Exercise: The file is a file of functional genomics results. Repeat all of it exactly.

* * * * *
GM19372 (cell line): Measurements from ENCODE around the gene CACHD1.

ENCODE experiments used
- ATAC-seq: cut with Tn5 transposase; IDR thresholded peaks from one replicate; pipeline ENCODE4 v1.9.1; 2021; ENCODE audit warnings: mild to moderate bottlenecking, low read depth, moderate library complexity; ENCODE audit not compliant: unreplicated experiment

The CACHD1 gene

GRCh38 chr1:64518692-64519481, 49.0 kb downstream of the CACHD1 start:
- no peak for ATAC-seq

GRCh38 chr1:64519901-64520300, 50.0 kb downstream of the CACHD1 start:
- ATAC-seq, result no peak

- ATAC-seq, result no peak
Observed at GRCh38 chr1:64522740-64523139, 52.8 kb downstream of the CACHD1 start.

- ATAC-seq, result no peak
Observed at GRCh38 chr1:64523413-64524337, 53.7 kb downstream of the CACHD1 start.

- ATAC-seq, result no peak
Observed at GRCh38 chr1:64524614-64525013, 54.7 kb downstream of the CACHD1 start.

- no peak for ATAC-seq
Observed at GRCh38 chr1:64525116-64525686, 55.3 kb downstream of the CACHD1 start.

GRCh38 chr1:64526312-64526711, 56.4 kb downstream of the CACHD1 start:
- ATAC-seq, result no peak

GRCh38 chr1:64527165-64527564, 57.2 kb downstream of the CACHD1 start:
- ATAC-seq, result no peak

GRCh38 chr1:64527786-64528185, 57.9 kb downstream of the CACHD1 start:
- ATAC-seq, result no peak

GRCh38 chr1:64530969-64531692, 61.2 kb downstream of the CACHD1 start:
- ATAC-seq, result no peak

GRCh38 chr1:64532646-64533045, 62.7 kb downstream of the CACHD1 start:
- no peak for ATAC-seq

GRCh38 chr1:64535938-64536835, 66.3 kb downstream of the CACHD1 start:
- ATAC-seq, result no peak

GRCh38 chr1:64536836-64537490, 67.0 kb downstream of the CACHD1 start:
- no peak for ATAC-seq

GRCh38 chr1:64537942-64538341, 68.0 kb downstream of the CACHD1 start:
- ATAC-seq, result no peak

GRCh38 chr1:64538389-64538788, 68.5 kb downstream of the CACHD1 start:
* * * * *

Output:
GM19372 (cell line): Measurements from ENCODE around the gene CACHD1.

ENCODE experiments used
- ATAC-seq: cut with Tn5 transposase; IDR thresholded peaks from one replicate; pipeline ENCODE4 v1.9.1; 2021; ENCODE audit warnings: mild to moderate bottlenecking, low read depth, moderate library complexity; ENCODE audit not compliant: unreplicated experiment

The CACHD1 gene

GRCh38 chr1:64518692-64519481, 49.0 kb downstream of the CACHD1 start:
- no peak for ATAC-seq

GRCh38 chr1:64519901-64520300, 50.0 kb downstream of the CACHD1 start:
- ATAC-seq, result no peak

- ATAC-seq, result no peak
Observed at GRCh38 chr1:64522740-64523139, 52.8 kb downstream of the CACHD1 start.

- ATAC-seq, result no peak
Observed at GRCh38 chr1:64523413-64524337, 53.7 kb downstream of the CACHD1 start.

- ATAC-seq, result no peak
Observed at GRCh38 chr1:64524614-64525013, 54.7 kb downstream of the CACHD1 start.

- no peak for ATAC-seq
Observed at GRCh38 chr1:64525116-64525686, 55.3 kb downstream of the CACHD1 start.

GRCh38 chr1:64526312-64526711, 56.4 kb downstream of the CACHD1 start:
- ATAC-seq, result no peak

GRCh38 chr1:64527165-64527564, 57.2 kb downstream of the CACHD1 start:
- ATAC-seq, result no peak

GRCh38 chr1:64527786-64528185, 57.9 kb downstream of the CACHD1 start:
- ATAC-seq, result no peak

GRCh38 chr1:64530969-64531692, 61.2 kb downstream of the CACHD1 start:
- ATAC-seq, result no peak

GRCh38 chr1:64532646-64533045, 62.7 kb downstream of the CACHD1 start:
- no peak for ATAC-seq

GRCh38 chr1:64535938-64536835, 66.3 kb downstream of the CACHD1 start:
- ATAC-seq, result no peak

GRCh38 chr1:64536836-64537490, 67.0 kb downstream of the CACHD1 start:
- no peak for ATAC-seq

GRCh38 chr1:64537942-64538341, 68.0 kb downstream of the CACHD1 start:
- ATAC-seq, result no peak

GRCh38 chr1:64538389-64538788, 68.5 kb downstream of the CACHD1 start: